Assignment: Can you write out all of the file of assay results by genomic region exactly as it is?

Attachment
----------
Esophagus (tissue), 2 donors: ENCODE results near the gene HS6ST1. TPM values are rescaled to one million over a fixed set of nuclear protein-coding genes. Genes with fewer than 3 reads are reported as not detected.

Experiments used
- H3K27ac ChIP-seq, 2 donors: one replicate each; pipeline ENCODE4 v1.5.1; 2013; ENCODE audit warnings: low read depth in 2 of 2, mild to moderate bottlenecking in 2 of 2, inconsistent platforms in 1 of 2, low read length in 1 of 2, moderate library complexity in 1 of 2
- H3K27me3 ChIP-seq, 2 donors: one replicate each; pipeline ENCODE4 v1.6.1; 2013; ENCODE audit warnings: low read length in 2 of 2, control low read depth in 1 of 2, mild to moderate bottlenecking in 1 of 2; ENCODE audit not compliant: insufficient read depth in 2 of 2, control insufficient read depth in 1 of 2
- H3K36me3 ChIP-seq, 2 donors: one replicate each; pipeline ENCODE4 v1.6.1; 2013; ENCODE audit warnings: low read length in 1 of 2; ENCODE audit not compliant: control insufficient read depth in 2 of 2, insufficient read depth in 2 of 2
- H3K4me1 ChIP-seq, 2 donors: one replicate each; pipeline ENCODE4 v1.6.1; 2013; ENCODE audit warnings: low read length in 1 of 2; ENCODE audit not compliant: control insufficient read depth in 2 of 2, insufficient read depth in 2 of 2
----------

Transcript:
Esophagus (tissue), 2 donors: ENCODE results near the gene HS6ST1. TPM values are rescaled to one million over a fixed set of nuclear protein-coding genes. Genes with fewer than 3 reads are reported as not detected.

Experiments used
- H3K27ac ChIP-seq, 2 donors: one replicate each; pipeline ENCODE4 v1.5.1; 2013; ENCODE audit warnings: low read depth in 2 of 2, mild to moderate bottlenecking in 2 of 2, inconsistent platforms in 1 of 2, low read length in 1 of 2, moderate library complexity in 1 of 2
- H3K27me3 ChIP-seq, 2 donors: one replicate each; pipeline ENCODE4 v1.6.1; 2013; ENCODE audit warnings: low read length in 2 of 2, control low read depth in 1 of 2, mild to moderate bottlenecking in 1 of 2; ENCODE audit not compliant: insufficient read depth in 2 of 2, control insufficient read depth in 1 of 2
- H3K36me3 ChIP-seq, 2 donors: one replicate each; pipeline ENCODE4 v1.6.1; 2013; ENCODE audit warnings: low read length in 1 of 2; ENCODE audit not compliant: control insufficient read depth in 2 of 2, insufficient read depth in 2 of 2
- H3K4me1 ChIP-seq, 2 donors: one replicate each; pipeline ENCODE4 v1.6.1; 2013; ENCODE audit warnings: low read length in 1 of 2; ENCODE audit not compliant: control insufficient read depth in 2 of 2, insufficient read depth in 2 of 2